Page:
Shadow Minister for Communications, Transcript – Sky News Sharri – Labor’s Misinformation Laws

Subject: Labor’s Misinformation Laws


Sharri Markson: Well, let’s bring in Shadow Communications Minister, David Coleman, to discuss. David, isn’t this introducing censorship like we see in China, North Korea and Russia?

David Coleman: Well, Sharri there’s real concerns with this legislation. If you have a look at it, it could be very broad in its application. And bottom line is, free speech is absolutely fundamental to who we are in Australia. Millions of Australians have come to this nation, have immigrated to this country because they value, prize, and love our freedoms, including freedom of speech. And the way this legislation is written, it does give a great deal of power to the regulator, the ACMA. And the definition of misinformation is very broad and could capture a lot of things that Australians would think absolutely should be allowed to be said in a in a free and democratic society.

Sharri Markson: Look, the Government has tried to argue that news outlets would be excluded, but news outlets aren’t excluded at the moment, as I’ve just outlined. There are already censorship, already stories that have been heavily censored by tech giants. That’s before they are threatened with millions of dollars in fines for censoring misinformation. So, and again, do you think that a journalist discussing their story on social media platforms would be captured by these laws?

David Coleman: Well, the way the definitions are, it doesn’t appear to exclude a journalist, sort of outside of what’s called a professional news platform. So, I think that’s possible, yes. And I think certainly, ordinary Australians would absolutely be caught by it. The definition of misinformation includes a statement which is unintentionally misleading. Now, you think about that, unintentionally misleading. Firstly, whether something is misleading or not is often very subjective. And secondly, there’s a lot of material that could potentially be caught by that definition. So, under these laws, the ACMA has the power to require people to appear before it, to answer questions about misinformation or perceived misinformation. And the risk is, that what will happen is, that the platforms will say, ‘Look, we don’t want to get big fines by the Australian Government, so what we’re going to do is proactively self-censor a whole lot of content.’ And there’s a very real risk that some of that content could be very legitimate content.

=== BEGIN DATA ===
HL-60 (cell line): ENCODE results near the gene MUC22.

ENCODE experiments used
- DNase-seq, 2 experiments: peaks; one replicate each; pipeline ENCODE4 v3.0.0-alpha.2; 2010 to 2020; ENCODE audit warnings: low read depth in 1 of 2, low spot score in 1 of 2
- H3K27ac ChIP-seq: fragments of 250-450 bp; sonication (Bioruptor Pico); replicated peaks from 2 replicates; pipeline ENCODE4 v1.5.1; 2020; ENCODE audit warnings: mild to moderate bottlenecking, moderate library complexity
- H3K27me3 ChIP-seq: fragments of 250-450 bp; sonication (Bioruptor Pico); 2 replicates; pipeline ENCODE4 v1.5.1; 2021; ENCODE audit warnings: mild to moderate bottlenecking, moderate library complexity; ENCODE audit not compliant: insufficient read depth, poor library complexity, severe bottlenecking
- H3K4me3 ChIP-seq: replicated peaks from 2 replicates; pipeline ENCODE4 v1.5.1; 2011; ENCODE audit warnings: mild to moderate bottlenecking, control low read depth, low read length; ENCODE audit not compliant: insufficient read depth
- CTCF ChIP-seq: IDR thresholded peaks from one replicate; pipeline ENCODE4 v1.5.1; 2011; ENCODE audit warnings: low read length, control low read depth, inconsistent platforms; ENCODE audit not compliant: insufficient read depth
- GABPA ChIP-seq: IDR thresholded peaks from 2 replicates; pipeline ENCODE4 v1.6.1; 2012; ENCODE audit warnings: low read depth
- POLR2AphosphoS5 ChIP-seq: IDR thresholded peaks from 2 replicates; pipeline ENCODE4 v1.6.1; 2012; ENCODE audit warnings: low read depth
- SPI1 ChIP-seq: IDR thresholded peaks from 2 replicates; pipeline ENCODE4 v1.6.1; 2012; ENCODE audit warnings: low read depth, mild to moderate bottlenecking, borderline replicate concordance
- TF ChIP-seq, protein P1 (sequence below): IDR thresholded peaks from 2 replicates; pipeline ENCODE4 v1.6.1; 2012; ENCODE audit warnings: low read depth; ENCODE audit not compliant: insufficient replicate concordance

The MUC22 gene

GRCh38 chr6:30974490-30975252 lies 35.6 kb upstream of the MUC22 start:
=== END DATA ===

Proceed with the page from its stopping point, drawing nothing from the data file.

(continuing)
Sharri Markson: David under your Government, the Coalition Government, there was already a lot of censorship that happened during the COVID pandemic. Do you think that was unacceptable?

David Coleman: Well, look, Sharri, I think the key point really is that freedom of speech is incredibly important. And you think back through history, there have been many examples of people with unpopular, controversial ideas that turned out to be right. So, Governments should be very, very reluctant to step into this space. And Michelle Rowland, really needs to explain has she personally signed off on every clause in this draft law because they are very broad. We in the Coalition, will look at it very carefully. It’ll go through our normal Shadow Cabinet processes. But yeah, there’s very serious reason to be concerned here, I think.

Sharri Markson: Well, it’s not just the case, in my opinion, of Michelle Rowland explaining this. I mean, this just has to be dumped for certain because it impinges on free speech, it impinges on journalism. And we don’t want to be living in the sort of censorship that we see under China, North Korea and Russia. David Coleman, thank you for your time and thanks, everyone, for watching this evening, we’re out of time.

The Hon. David Coleman MP
Shadow Minister for Communications
Federal Member for Banks